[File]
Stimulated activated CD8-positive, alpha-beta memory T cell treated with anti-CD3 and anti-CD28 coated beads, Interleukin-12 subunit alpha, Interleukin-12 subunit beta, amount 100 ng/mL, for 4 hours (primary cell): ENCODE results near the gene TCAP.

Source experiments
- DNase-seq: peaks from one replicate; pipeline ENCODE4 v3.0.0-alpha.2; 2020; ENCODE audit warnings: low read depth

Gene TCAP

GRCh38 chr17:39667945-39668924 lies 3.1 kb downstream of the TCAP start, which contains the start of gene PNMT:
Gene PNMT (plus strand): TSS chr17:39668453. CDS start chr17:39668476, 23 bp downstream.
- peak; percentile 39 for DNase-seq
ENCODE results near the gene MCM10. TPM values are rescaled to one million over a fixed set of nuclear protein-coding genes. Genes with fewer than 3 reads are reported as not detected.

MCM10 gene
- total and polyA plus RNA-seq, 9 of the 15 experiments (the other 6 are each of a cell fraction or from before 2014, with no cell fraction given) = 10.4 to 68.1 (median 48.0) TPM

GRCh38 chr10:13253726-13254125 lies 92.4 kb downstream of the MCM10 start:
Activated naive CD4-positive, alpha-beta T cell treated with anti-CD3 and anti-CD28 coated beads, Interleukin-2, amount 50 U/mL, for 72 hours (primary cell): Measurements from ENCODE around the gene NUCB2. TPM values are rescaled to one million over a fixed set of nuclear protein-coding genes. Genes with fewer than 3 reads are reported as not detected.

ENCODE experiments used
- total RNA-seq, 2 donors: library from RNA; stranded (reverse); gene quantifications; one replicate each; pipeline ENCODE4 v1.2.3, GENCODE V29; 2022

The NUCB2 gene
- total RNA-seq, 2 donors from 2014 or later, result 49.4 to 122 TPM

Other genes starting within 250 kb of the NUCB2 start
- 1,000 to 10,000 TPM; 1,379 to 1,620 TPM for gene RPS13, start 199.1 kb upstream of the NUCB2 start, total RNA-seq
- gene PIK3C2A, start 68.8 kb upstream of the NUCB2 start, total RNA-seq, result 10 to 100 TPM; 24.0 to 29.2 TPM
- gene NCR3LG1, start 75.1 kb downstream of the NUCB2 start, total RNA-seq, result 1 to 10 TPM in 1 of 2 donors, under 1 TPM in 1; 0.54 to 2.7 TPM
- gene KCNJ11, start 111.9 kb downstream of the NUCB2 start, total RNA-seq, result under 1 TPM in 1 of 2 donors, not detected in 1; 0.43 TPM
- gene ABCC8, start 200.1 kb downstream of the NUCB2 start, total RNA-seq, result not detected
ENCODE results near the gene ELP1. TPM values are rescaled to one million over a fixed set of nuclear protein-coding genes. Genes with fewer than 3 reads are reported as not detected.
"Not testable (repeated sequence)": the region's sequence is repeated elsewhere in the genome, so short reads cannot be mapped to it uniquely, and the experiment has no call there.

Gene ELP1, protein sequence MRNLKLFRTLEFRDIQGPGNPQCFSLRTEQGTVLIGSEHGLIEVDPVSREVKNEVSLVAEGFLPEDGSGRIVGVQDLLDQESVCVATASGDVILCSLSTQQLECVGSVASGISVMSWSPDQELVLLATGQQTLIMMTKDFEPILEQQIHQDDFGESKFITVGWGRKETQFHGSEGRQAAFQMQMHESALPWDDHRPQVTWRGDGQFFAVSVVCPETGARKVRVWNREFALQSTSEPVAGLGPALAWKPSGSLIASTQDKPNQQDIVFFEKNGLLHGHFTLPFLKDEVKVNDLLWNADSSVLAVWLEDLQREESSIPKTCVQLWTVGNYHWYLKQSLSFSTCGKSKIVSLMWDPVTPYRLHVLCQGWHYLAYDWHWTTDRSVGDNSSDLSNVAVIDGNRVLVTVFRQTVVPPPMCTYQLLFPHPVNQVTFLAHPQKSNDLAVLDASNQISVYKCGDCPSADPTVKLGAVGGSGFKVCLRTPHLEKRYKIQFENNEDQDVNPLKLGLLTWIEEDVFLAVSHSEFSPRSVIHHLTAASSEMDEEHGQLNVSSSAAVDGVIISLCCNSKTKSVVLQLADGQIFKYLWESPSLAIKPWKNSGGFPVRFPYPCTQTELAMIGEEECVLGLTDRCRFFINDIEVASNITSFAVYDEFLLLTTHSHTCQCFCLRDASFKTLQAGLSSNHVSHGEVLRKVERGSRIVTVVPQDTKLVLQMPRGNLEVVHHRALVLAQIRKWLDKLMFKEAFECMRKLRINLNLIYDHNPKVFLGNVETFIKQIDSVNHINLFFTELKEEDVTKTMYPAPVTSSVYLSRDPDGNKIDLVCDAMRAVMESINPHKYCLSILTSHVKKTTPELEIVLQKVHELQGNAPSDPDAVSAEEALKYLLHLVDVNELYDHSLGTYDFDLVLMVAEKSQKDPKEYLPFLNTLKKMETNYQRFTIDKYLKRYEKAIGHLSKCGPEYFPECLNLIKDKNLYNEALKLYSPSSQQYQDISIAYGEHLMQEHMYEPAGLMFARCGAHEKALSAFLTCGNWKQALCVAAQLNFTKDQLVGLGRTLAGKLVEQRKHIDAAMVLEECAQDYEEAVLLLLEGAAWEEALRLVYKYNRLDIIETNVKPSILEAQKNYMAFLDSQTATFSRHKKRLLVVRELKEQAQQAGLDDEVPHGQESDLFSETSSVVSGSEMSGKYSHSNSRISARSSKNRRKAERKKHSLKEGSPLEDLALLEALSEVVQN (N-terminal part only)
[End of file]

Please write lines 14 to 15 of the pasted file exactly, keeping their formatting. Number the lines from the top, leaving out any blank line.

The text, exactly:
- total RNA-seq, 2 donors: library from RNA; stranded (reverse); gene quantifications; one replicate each; pipeline ENCODE4 v1.2.3, GENCODE V29; 2022

The NUCB2 gene